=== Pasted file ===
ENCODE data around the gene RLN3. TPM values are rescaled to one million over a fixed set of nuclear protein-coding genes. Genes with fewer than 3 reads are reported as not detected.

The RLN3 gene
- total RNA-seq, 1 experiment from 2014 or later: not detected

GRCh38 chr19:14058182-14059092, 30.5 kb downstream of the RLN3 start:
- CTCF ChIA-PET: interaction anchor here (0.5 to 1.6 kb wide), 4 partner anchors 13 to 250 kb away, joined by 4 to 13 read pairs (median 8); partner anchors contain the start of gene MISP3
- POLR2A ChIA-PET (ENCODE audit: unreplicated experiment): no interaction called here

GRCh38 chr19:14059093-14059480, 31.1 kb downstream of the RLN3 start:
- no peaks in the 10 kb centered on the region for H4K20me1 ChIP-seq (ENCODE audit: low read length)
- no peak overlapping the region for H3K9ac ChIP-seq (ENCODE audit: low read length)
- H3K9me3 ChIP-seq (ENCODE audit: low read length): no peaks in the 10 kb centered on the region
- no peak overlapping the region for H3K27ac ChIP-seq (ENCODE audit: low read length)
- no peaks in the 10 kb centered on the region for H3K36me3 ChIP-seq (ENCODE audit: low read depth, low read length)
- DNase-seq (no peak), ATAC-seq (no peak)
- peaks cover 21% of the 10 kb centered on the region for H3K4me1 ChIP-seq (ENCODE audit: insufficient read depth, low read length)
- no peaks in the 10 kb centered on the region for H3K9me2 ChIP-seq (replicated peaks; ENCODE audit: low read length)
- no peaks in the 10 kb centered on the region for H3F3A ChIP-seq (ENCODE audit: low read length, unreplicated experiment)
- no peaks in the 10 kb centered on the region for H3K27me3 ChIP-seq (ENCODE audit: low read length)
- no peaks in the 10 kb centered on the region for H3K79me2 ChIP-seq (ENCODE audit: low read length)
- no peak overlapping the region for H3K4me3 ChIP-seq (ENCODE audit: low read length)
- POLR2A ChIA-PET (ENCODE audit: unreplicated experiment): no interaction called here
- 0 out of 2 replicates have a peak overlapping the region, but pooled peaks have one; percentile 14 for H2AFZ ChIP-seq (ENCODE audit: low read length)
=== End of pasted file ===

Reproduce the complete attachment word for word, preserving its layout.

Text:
ENCODE data around the gene RLN3. TPM values are rescaled to one million over a fixed set of nuclear protein-coding genes. Genes with fewer than 3 reads are reported as not detected.

The RLN3 gene
- total RNA-seq, 1 experiment from 2014 or later: not detected

GRCh38 chr19:14058182-14059092, 30.5 kb downstream of the RLN3 start:
- CTCF ChIA-PET: interaction anchor here (0.5 to 1.6 kb wide), 4 partner anchors 13 to 250 kb away, joined by 4 to 13 read pairs (median 8); partner anchors contain the start of gene MISP3
- POLR2A ChIA-PET (ENCODE audit: unreplicated experiment): no interaction called here

GRCh38 chr19:14059093-14059480, 31.1 kb downstream of the RLN3 start:
- no peaks in the 10 kb centered on the region for H4K20me1 ChIP-seq (ENCODE audit: low read length)
- no peak overlapping the region for H3K9ac ChIP-seq (ENCODE audit: low read length)
- H3K9me3 ChIP-seq (ENCODE audit: low read length): no peaks in the 10 kb centered on the region
- no peak overlapping the region for H3K27ac ChIP-seq (ENCODE audit: low read length)
- no peaks in the 10 kb centered on the region for H3K36me3 ChIP-seq (ENCODE audit: low read depth, low read length)
- DNase-seq (no peak), ATAC-seq (no peak)
- peaks cover 21% of the 10 kb centered on the region for H3K4me1 ChIP-seq (ENCODE audit: insufficient read depth, low read length)
- no peaks in the 10 kb centered on the region for H3K9me2 ChIP-seq (replicated peaks; ENCODE audit: low read length)
- no peaks in the 10 kb centered on the region for H3F3A ChIP-seq (ENCODE audit: low read length, unreplicated experiment)
- no peaks in the 10 kb centered on the region for H3K27me3 ChIP-seq (ENCODE audit: low read length)
- no peaks in the 10 kb centered on the region for H3K79me2 ChIP-seq (ENCODE audit: low read length)
- no peak overlapping the region for H3K4me3 ChIP-seq (ENCODE audit: low read length)
- POLR2A ChIA-PET (ENCODE audit: unreplicated experiment): no interaction called here
- 0 out of 2 replicates have a peak overlapping the region, but pooled peaks have one; percentile 14 for H2AFZ ChIP-seq (ENCODE audit: low read length)